Harvey, Hanna building NNC’s first large warehouse since 2014
Harvey, Hanna & Associates has broken ground on the first 100,000-square-foot industrial building to be constructed in Delaware since 2014. Built on spec, the warehouse industrial building in the Delaware River Industrial Park in New Castle will be ready for occupancy in early 2018.
Delaware has only 117 industrial properties that are 100,000 square feet or larger, and only three have been built in the last 10 years, according to CBRE. The latest was the 183,000-square-foot Fed Ex building in New Castle, built in 2014.
The new construction is the first spec building in almost 10 years for Harvey, Hanna, but COO Thomas J. Hanna said it is warranted because their warehouse vacancy rate is at an all-time low of just over 4 percent, and warehouse rents are up 11 percent year-over-year in the county.
“Supply is really, really tight, and demand is really up for warehouse space,” Hanna said. “What’s driving it is a paradigm shift of retailers leaving the shopping malls and selling online. The market demand is such that new construction is wanted. We anticipate the building will be leased during construction.”
Hanna said building on spec was a necessity in New Castle County, because many clients want to come to Delaware but they are no longer willing to deal with DNREC and New Castle County permitting.
“Right now it is easier to build in Manhattan than it is in New Castle County,” Hanna said. “It took us two years to get our approvals and hundreds – hundreds – of thousands of dollars in design costs and submission fees. Businesses just won’t wait that long. You almost have to build on spec.”
The corporate community has come to identify Delaware as a jurisdiction that takes extraordinarily long for land-use approvals. Tenants say they can’t wait,” Hanna said. “Many of them have come to know that our land use regulatory environment is so strict that Delaware just doesn’t make their list.”
He said he’s hopeful that will change under new County Executive Matt Meyer, who has promised improved customer service for contractors and others. “I’m hopeful and I’m confident that Matt Meyer and his leadership team will reopen New Castle County for business,” he said. “The county has been closed for business for quite some time.”
Hanna believes his native Delaware, centrally located and crisscrossed by major highways, could become a logistics center if permitting and DNREC regulations did not create a time-consuming bottleneck.
“Amazon gets a lot of press because it is sort of the brand name in e-commerce goods, and they are forecasting a 30 percent increase in their leased warehouse space in the upcoming 12 months,” he said. “There is no doubt they are part of the demand in the warehouse sector but they are not the only ones who have a robust online platform and are looking for warehouse space.”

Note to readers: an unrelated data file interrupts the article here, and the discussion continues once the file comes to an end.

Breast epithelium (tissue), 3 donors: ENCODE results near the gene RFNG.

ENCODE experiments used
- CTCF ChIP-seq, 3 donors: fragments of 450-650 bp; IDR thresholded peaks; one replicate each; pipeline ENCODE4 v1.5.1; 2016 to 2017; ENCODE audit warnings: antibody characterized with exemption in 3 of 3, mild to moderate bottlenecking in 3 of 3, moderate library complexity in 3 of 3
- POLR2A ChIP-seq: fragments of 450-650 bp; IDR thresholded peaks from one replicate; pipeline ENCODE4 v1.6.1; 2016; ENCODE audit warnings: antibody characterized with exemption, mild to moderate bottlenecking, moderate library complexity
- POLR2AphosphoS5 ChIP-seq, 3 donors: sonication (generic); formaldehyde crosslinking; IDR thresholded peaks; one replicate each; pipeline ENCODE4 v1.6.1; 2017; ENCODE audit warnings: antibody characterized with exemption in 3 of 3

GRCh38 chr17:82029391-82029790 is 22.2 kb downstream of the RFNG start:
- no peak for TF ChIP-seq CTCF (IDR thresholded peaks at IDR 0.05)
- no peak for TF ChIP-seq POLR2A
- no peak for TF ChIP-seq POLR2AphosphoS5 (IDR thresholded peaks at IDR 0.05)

Delaware is attractive to the national and regional companies because of its central location and highway access, its low property taxes, the low cost of doing business, its renowned Court of Chancery and its skilled labor force, he said.
“The logistics industry can be a very, very strong source of growth for Delaware because of our workforce. Those people who lost their jobs at Chrysler and GM when those plants closed and the people who were downsized in the Dupont Corp., a lot of those folks are still here. They didn’t go away. If we’re wise about handling it, logistics can really provide a source of employment for those people,” Hanna said.
His companies’ New Castle County warehouses, which generally rent for about $5 per square foot, are home to Fortune 500 companies like Canada Dry, a mom-and-pop QVC fulfillment center and fast-growing clients such as PODs, Speakman Co., Iron Mountain, Zenith Products and Tire Rack.
Before the recession, Harvey Hanna was building 200,000 square feet of new warehouse space every year and the market was absorbing it, but the company went almost 10 years with no new construction until now. The company has plans to grow pretty quickly in all three industrial parks over the next few years, according to Ryan Kennedy, director of marketing.
Harvey Hanna already owns 2.58 million square feet of warehouse, distribution and logistics space in the Delaware, ranging from 5,400 square feet to the 430,000-square-foot former Five Below distribution center in their Twin Spans Business Park in New Castle.
With a management team stacked with native Delawareans, Kennedy said Harvey Hanna has a dual aim as they fill their space. “We don’t look at it as just trying to fill up a building. We look at it as, at the same time, trying to make an impact on our local community. We do this almost as industrial development -bringing in new companies and new jobs,” he said.
Hanna added: “We are homegrown Delawareans. We believe in Delaware. We would absolutely continue to invest in Delaware if we were assured the regulatory process were to become more cooperative.”